Auto components makers fear delay in imports clearance may impact production1 min read . Updated: 29 Jun 2020, 08:00 PM IST Automotive Component Manufacturers Association of India says import consignments from China are being subjected to one-hundred per cent manual inspection resulting in inordinate delays in clearance.
Auto component industry body ACMA on Monday sought timely clearance of imports from China, saying that delay in clearing such items could lead to disruption in vehicle manufacturing across the country.
According to the Automotive Component Manufacturers Association of India (ACMA), import consignments from China were being subjected to one-hundred per cent manual inspection resulting in inordinate delays in clearance.
"The automotive value chain is a highly complex, integrated and interdependent one; non-availability of even a single component can, in fact, lead to stoppage of the vehicle manufacturing lines," ACMA President Deepak Jain said.
Some of the items imported from China are critical components such as parts of engines and electronics items for which the domestic auto component industry is yet to develop competence, he added.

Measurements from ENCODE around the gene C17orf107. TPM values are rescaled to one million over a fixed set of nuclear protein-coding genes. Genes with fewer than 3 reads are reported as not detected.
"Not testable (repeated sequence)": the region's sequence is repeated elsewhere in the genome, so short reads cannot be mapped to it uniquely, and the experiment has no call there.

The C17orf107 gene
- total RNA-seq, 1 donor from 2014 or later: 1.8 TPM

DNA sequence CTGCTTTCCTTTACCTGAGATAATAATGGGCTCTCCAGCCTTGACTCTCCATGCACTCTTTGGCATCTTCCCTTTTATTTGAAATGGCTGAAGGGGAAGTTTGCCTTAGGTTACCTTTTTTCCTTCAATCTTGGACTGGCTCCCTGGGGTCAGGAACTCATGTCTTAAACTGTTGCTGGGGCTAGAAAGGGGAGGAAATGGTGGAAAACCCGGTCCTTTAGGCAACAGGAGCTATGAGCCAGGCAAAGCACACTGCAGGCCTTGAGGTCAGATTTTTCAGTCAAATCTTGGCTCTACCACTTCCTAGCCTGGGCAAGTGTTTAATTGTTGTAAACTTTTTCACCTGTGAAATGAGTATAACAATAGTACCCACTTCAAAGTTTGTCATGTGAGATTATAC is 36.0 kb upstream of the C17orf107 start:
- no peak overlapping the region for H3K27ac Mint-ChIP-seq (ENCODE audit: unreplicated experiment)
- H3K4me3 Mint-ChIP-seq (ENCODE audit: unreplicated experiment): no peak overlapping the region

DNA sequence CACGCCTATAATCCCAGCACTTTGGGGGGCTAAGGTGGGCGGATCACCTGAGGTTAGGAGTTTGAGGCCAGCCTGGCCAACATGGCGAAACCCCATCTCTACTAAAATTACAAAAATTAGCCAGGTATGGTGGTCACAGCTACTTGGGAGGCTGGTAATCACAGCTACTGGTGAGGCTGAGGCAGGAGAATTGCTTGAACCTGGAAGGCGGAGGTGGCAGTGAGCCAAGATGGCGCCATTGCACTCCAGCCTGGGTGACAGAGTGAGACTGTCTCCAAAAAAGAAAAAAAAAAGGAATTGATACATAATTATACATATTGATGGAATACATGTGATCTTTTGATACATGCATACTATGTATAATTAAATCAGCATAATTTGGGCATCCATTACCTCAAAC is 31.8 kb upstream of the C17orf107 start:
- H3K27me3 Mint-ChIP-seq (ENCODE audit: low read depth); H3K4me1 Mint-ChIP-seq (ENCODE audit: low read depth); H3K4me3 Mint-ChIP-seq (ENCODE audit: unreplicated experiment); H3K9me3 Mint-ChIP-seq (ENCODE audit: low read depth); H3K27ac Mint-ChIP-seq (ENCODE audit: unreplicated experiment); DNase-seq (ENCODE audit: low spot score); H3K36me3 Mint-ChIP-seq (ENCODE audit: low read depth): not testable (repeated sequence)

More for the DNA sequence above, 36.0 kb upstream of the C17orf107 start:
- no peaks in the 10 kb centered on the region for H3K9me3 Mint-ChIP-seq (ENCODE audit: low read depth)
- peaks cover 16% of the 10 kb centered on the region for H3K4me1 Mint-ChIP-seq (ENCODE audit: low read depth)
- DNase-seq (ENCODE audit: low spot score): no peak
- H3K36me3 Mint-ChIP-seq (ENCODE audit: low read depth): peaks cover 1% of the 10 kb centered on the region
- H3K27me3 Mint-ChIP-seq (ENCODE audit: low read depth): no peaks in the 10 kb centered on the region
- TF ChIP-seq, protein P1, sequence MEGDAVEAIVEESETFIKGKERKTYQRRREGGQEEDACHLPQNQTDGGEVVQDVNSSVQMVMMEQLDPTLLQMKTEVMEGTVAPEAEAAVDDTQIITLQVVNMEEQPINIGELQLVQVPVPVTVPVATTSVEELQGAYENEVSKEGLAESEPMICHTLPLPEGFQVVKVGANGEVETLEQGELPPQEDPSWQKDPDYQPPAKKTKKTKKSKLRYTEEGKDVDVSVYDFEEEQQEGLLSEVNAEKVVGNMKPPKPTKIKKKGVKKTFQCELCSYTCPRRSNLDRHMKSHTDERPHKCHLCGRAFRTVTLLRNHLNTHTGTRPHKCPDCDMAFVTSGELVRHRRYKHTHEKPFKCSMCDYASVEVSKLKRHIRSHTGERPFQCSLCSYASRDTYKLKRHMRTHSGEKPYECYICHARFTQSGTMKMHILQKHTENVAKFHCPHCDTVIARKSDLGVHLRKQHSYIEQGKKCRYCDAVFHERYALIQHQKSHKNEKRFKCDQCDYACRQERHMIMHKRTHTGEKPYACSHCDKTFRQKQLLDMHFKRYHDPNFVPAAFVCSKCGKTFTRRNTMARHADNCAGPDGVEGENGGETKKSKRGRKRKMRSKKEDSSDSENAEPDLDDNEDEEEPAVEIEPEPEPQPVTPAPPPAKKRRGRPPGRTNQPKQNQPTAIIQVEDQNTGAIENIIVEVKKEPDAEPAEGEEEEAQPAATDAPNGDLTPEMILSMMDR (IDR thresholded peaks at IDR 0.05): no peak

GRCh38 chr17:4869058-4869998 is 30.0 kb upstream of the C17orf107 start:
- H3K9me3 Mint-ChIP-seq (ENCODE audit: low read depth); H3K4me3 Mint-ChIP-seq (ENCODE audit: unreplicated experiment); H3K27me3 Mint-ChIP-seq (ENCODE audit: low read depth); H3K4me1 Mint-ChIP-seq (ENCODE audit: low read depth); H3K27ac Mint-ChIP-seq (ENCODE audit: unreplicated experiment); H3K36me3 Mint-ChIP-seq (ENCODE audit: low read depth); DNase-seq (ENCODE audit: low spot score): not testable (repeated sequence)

Post the lockdown, production in the components industry is gradually picking up in tandem with growth in vehicles sales, it is therefore in the best interest of the industry and the economy that any further disruptions are best avoided, Jain said.
He said the auto component industry in India is committed to the 'Atma-nirbhar vision' of Prime Minister Narendra Modi.
The entire automotive value chain in the country is around USD 118 billion of which import of auto components is USD 4.75 billion, 4 per cent of the total auto industry turnover, Jain noted.
Amid heightened border tensions with China, Indian customs officials have started physical inspection of all consignments coming from the neighbouring country based on intelligence inputs, official sources had told PTI last week.
Sources further said that although physical inspection is resulting in delayed clearance of goods, in current situation the customs officials would have to work in coordination with other intelligence agencies.
This story has been published from a wire agency feed without modifications to the text. Only the headline has been changed.